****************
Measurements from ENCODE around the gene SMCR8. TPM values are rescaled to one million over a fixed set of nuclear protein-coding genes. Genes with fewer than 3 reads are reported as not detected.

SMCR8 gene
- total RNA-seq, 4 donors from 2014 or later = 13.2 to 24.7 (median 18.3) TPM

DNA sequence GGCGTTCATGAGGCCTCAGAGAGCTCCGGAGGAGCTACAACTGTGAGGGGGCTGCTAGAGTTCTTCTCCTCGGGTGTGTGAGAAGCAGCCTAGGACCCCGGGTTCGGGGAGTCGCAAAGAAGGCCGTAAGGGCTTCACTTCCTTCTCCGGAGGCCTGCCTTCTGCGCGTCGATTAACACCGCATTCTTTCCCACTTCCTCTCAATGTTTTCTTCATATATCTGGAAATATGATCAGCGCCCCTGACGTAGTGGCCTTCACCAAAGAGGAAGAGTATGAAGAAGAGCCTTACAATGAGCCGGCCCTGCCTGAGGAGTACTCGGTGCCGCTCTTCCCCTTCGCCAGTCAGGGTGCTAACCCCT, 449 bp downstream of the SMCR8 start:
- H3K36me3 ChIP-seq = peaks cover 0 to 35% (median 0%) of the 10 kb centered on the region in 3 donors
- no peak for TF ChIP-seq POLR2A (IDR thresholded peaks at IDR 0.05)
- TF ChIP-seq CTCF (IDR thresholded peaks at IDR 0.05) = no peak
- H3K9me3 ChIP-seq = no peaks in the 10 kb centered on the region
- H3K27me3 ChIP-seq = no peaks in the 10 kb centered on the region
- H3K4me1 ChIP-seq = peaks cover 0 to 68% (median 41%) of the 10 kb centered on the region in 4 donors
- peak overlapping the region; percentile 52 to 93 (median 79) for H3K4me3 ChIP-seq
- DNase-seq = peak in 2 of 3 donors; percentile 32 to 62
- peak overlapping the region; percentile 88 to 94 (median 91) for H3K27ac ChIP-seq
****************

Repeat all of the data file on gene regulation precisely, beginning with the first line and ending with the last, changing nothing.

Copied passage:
Measurements from ENCODE around the gene SMCR8. TPM values are rescaled to one million over a fixed set of nuclear protein-coding genes. Genes with fewer than 3 reads are reported as not detected.

SMCR8 gene
- total RNA-seq, 4 donors from 2014 or later = 13.2 to 24.7 (median 18.3) TPM

DNA sequence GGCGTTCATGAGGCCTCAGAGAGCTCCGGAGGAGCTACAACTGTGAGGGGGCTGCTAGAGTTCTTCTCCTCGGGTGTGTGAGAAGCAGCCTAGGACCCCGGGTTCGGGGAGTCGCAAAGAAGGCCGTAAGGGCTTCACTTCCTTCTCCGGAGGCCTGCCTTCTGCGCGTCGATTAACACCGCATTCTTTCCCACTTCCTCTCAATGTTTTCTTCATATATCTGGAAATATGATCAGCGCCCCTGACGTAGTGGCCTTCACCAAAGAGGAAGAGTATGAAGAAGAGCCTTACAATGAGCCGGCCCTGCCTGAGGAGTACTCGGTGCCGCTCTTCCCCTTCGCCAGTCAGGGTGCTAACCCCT, 449 bp downstream of the SMCR8 start:
- H3K36me3 ChIP-seq = peaks cover 0 to 35% (median 0%) of the 10 kb centered on the region in 3 donors
- no peak for TF ChIP-seq POLR2A (IDR thresholded peaks at IDR 0.05)
- TF ChIP-seq CTCF (IDR thresholded peaks at IDR 0.05) = no peak
- H3K9me3 ChIP-seq = no peaks in the 10 kb centered on the region
- H3K27me3 ChIP-seq = no peaks in the 10 kb centered on the region
- H3K4me1 ChIP-seq = peaks cover 0 to 68% (median 41%) of the 10 kb centered on the region in 4 donors
- peak overlapping the region; percentile 52 to 93 (median 79) for H3K4me3 ChIP-seq
- DNase-seq = peak in 2 of 3 donors; percentile 32 to 62
- peak overlapping the region; percentile 88 to 94 (median 91) for H3K27ac ChIP-seq